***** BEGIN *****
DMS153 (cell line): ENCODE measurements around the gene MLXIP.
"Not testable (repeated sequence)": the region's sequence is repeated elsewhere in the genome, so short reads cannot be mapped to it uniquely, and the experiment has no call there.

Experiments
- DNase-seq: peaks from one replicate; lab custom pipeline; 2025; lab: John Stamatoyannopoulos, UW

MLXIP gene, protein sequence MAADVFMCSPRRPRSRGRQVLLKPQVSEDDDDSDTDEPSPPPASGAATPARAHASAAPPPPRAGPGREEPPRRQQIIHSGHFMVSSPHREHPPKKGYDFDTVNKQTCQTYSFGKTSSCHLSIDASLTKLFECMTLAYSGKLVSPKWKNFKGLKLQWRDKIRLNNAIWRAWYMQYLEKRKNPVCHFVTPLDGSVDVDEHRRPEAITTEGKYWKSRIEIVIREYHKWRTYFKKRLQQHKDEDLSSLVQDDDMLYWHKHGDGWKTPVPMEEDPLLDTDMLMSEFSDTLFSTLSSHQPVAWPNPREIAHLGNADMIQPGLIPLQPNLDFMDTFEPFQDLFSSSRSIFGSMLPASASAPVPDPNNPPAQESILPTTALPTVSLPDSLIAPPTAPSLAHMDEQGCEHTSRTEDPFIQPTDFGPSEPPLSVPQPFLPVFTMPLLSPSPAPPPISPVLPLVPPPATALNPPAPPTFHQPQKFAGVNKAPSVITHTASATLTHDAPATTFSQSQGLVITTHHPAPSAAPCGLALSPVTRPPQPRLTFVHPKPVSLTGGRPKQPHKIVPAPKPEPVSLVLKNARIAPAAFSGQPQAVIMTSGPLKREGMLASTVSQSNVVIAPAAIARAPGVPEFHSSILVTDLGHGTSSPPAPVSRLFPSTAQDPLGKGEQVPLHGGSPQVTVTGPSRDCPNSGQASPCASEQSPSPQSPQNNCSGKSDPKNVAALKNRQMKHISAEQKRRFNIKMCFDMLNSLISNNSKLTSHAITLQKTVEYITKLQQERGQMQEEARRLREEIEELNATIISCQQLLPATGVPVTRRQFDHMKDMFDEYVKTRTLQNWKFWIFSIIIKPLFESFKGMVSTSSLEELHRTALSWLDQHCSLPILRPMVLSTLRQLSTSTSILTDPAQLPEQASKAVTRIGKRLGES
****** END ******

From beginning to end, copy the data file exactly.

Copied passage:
DMS153 (cell line): ENCODE measurements around the gene MLXIP.
"Not testable (repeated sequence)": the region's sequence is repeated elsewhere in the genome, so short reads cannot be mapped to it uniquely, and the experiment has no call there.

Experiments
- DNase-seq: peaks from one replicate; lab custom pipeline; 2025; lab: John Stamatoyannopoulos, UW

MLXIP gene, protein sequence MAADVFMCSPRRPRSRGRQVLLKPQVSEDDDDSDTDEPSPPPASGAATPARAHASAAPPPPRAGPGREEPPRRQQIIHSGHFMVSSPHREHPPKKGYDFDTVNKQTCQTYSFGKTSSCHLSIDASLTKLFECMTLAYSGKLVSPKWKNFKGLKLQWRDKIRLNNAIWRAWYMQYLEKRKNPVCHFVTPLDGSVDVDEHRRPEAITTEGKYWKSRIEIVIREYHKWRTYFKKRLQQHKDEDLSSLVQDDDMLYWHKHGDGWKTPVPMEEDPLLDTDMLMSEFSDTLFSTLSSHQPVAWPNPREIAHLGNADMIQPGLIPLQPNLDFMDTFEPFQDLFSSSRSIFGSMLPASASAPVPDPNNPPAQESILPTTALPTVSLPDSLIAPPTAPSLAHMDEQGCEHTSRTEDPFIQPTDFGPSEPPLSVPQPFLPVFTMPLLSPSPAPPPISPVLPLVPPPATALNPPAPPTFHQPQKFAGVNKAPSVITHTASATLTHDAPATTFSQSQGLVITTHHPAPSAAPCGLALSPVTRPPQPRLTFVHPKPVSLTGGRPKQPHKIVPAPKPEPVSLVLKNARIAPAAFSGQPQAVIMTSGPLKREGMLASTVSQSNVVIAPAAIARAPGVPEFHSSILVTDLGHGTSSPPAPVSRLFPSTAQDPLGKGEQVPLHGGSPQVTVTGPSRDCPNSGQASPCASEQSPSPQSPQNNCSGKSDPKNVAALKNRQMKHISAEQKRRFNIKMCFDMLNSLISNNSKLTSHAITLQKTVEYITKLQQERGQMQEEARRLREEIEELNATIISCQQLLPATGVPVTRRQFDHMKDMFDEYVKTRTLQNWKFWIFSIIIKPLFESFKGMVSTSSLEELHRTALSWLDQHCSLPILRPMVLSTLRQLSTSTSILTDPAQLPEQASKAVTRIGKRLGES